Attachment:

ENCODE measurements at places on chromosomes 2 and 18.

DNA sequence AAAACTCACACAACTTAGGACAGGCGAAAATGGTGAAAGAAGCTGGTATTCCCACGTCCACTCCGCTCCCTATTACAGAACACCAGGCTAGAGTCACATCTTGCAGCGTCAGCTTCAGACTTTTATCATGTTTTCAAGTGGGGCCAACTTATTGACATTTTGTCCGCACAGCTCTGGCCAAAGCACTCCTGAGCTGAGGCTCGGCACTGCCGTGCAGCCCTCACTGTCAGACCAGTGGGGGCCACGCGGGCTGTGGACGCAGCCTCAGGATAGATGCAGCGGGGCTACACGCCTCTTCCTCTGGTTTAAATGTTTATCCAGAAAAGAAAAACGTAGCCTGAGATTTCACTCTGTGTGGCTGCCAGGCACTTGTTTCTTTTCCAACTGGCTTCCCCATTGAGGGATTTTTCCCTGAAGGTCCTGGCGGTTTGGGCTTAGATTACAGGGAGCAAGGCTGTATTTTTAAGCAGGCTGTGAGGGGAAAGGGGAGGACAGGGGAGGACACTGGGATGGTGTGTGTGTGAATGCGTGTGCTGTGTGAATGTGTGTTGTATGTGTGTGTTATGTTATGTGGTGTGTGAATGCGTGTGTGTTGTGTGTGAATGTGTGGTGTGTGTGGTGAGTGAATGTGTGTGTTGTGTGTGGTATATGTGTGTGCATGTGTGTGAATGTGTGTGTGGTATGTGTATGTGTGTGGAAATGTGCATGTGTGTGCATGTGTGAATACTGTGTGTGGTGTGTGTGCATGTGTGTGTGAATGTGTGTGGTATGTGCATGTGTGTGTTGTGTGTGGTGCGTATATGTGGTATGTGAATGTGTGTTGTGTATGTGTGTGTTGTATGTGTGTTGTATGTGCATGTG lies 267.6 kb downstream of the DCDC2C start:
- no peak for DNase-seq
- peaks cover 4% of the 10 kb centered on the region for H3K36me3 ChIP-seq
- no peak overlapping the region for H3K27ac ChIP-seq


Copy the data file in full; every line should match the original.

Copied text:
ENCODE measurements at places on chromosomes 2 and 18.

DNA sequence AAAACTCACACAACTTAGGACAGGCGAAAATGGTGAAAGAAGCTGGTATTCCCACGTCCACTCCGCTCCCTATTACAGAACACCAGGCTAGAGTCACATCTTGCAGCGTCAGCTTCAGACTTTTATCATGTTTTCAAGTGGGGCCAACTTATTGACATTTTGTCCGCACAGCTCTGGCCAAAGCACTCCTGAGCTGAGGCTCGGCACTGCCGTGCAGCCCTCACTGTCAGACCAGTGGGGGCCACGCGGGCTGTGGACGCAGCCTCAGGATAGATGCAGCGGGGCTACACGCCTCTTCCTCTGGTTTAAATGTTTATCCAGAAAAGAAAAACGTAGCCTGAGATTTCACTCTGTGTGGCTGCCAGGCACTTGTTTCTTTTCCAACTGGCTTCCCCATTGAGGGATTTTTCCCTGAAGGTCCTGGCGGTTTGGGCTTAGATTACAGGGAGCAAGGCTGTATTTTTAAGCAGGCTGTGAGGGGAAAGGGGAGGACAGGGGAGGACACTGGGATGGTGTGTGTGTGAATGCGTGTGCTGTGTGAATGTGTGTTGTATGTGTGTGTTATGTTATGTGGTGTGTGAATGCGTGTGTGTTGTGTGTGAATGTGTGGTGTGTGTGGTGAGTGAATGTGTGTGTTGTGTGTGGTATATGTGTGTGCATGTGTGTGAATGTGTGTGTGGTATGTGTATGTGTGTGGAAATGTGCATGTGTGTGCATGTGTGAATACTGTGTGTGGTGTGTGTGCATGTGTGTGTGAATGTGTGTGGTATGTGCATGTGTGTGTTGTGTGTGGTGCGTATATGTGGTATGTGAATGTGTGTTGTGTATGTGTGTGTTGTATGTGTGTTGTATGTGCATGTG lies 267.6 kb downstream of the DCDC2C start:
- no peak for DNase-seq
- peaks cover 4% of the 10 kb centered on the region for H3K36me3 ChIP-seq
- no peak overlapping the region for H3K27ac ChIP-seq